SALEM, Ohio — Companion bills, dubbed the Clean Lake 2020 Plan, were introduced into the Ohio Senate and Ohio House of Representatives in early May that would invest significant funds to protect Lake Erie water quality.
Both chambers have also proposed a $1 billion Clean Water Ohio bond issue that would appropriate $100 million per year for 10 years, if approved by Ohio voters in the fall.
House Bill 643, cosponsored by Reps. Steve Arndt, R-Port Clinton, and John Patterson, D-Jefferson, and Senate Bill 299, cosponsored by Sens. Randy Gardner, R-Bowling Green, and Sean O’Brien, D-Bazetta, have both received supporting testimonies within their respective committees.
This week, the senate passed SB 299, which will now move to the Ohio House of Representatives for their consideration. HB 643 awaits a committee vote to move forward.
Lake Erie water quality has been an ongoing public health concern, particularly following record-setting harmful algal blooms in 2011 and 2015, triggered by cumulative phosphorus loading. Toxins from a bloom in 2014 led to a three-day “do not drink tap water” advisory for half a million people in Toledo and the surrounding area.
If approved, the two bills would:
• Invest as much as $20 million in capital funds in farm equipment and other initiatives to reduce phosphorus runoff in the Western Lake Erie Basin.
• Invest $10 million to prevent open lake dumping of dredged materials in Lake Erie.
• Invest $2.65 million in the Ohio State University Sea Grant’s Stone Laboratory near Put-in-Bay to pay for research lab space and monitoring devices.
• Invest $3.5 million to support the conservation efforts of the soil and water conservation districts in the Western Lake Erie Basin.
“We’re definitely concerned with water quality and we are trying to be proactive,” said Rep. Patterson.
He said the idea is to assist Soil and Water Conservation Districts by getting more boots on the ground for conservation projects and provide funding for water quality research at Ohio State Sea Grant’s Stone Laboratory.
“We have a phosphorus issue in the west end of lake. In central and southern Ohio, we have a nitrate issue,” he said.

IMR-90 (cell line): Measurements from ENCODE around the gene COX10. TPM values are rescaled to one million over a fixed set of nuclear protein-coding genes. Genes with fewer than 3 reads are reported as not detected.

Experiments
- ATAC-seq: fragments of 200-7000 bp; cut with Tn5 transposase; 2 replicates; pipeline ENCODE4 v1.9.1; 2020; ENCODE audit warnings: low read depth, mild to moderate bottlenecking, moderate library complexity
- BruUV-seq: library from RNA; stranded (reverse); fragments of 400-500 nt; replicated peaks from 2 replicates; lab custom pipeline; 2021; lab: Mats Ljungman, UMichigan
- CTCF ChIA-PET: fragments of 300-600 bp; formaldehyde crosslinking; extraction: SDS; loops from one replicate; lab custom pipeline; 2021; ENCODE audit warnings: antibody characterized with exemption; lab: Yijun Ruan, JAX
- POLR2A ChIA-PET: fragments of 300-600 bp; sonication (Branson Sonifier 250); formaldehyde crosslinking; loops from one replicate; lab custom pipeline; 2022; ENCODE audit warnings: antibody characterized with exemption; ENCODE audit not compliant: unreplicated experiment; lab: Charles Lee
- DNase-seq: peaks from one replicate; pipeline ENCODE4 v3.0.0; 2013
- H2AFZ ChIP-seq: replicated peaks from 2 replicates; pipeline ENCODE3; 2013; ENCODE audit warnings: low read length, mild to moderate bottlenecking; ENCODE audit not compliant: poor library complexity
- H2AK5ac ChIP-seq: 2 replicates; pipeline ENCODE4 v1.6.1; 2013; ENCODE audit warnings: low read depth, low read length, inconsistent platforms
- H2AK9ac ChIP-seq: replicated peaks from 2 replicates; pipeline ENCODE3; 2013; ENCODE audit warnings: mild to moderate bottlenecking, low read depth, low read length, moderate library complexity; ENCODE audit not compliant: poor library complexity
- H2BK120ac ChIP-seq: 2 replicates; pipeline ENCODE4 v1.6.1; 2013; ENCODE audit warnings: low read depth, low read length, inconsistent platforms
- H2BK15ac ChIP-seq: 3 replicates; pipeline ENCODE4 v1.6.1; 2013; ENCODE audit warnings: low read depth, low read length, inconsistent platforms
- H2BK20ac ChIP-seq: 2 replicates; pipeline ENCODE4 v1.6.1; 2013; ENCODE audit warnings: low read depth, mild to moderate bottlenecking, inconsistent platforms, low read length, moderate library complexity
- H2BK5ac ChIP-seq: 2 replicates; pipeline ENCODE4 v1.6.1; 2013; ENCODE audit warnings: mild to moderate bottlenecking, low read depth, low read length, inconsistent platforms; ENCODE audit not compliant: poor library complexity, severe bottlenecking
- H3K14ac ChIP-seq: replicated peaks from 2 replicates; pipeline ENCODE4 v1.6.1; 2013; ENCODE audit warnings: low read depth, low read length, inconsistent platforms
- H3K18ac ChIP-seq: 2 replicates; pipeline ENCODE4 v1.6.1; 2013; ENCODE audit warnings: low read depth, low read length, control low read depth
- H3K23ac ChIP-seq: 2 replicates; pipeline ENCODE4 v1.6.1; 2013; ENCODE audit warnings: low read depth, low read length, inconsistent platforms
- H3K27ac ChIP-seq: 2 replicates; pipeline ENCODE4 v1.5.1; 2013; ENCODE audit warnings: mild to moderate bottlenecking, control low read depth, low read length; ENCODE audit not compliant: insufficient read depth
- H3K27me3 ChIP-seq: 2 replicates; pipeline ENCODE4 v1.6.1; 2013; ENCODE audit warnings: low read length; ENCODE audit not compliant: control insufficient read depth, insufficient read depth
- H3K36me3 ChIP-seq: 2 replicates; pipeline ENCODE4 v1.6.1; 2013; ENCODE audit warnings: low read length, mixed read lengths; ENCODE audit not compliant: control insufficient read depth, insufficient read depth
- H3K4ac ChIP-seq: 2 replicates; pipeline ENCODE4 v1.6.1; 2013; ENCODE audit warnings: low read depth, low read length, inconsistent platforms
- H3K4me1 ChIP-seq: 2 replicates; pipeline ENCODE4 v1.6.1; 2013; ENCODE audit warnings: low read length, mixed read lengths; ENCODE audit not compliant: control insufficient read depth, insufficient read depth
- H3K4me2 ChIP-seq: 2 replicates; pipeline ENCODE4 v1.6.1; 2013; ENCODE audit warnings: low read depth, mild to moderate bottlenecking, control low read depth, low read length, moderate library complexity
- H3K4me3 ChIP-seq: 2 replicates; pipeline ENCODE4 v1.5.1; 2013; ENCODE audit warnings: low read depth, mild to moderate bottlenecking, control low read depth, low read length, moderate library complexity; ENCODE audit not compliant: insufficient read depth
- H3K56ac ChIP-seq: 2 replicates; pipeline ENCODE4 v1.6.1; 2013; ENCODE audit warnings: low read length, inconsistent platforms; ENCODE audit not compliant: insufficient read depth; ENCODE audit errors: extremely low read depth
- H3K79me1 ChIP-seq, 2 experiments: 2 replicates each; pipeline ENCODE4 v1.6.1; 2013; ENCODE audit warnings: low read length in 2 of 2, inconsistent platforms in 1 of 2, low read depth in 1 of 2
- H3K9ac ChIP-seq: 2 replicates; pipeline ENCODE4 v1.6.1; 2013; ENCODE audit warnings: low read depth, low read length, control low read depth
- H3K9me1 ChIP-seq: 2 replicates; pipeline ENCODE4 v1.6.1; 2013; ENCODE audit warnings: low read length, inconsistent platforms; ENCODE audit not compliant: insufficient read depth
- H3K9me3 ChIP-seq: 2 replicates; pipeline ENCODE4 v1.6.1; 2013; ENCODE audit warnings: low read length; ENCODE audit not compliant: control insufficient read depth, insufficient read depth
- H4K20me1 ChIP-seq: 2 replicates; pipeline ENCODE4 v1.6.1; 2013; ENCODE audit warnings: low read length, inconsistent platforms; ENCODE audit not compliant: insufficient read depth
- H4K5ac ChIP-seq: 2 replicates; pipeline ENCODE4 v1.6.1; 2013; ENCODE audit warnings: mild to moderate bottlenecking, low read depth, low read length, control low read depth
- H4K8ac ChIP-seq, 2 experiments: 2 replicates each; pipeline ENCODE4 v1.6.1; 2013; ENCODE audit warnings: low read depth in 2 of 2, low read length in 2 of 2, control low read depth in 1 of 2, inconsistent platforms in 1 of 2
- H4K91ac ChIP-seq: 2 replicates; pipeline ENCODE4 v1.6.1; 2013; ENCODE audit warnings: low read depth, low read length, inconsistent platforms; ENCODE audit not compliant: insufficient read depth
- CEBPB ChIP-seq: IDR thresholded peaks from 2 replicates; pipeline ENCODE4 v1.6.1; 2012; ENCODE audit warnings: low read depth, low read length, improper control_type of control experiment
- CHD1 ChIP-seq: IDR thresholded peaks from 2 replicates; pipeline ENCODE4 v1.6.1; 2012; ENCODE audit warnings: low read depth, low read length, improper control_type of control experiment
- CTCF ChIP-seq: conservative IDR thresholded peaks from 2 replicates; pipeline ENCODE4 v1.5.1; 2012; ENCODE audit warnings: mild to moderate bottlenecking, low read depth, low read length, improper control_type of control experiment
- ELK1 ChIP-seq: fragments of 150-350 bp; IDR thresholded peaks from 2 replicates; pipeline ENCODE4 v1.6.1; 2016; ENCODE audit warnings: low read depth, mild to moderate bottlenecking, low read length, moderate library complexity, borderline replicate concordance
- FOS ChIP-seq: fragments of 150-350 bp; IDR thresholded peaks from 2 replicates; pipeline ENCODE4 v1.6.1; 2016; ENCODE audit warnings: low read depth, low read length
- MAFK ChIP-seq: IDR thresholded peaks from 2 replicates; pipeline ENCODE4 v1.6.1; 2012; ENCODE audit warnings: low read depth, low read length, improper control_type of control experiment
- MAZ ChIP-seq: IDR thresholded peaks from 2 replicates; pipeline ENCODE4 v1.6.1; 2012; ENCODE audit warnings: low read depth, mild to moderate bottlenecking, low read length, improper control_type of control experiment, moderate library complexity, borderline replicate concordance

“We want to get out ahead of both of these, too, before federal intervention.”
John Torres, director of government and industry affairs at the Ohio Corn and Wheat Growers Association, echoed this sentiment, saying the commodity group has been collaborating on these bills to prevent any potential government mandates that would be costly to an already struggling farm economy.
“The voluntary work farmers have been doing in the western basin is good, but we are limited in funding,” said Torres.
The association would like to see more incentives, like cost-sharing opportunities between farmers and the state, that promote good farming practices.
So far, the Ohio Corn and Wheat Growers Association, Ohio Soybean Association, Ohio Farm Bureau, the Nature Conservancy of Ohio, Ohio Environmental Council, Lake Erie Foundation, the Ohio Manufacturers Association, the County Commissioners Association of Ohio, the City of Conneaut, several livestock commodity groups and the Wood and Ottawa soil and water conservation districts have testified in support of the bills.
There has been no opposition testimony to date.
Joe Logan, president of Ohio Farmers Union, expressed some concerns regarding the funding source of the two bills.
“We like the intent (of the two bills), but we have concerns about taking money from the state parks to make ag infrastructure improvements.”
Logan said OFU is currently reviewing the twin proposals, but have not taken an official position.
“More conservation is definitely needed in the Western Lake Erie Basin and if we can derive some funding to help farmers defray cost, we are on board,” said Logan.
Both bill summaries state equipment for the protection and preservation of Lake Erie can be purchased with proceeds from the existing Parks and Recreation Improvement Fund. Logan suggested making a small increase to farmers’ fertilizer fees would also help generate the funds needed.
“We wouldn’t rob Peter to pay Paul and farmers would scarcely notice the increase.”
Logan said Ohio Farmers Union may testify as an interested party, urging legislature to seek other funding sources.
For my farm
The Ohio Corn and Wheat Growers Association and the Ohio Soybean Association have created a website that shows how farmers have been using best practices and good stewardship to prevent runoff from their farms.
“The notion that they haven’t been doing anything is false,” said Brad Reynolds, director of communications at Ohio Corn and Wheat.
The website, formyfarm.com, includes videos and interviews with farmers talking about their farm practices and the benefits of using best management practices.
“This website was really designed to help show farmers are doing things.”
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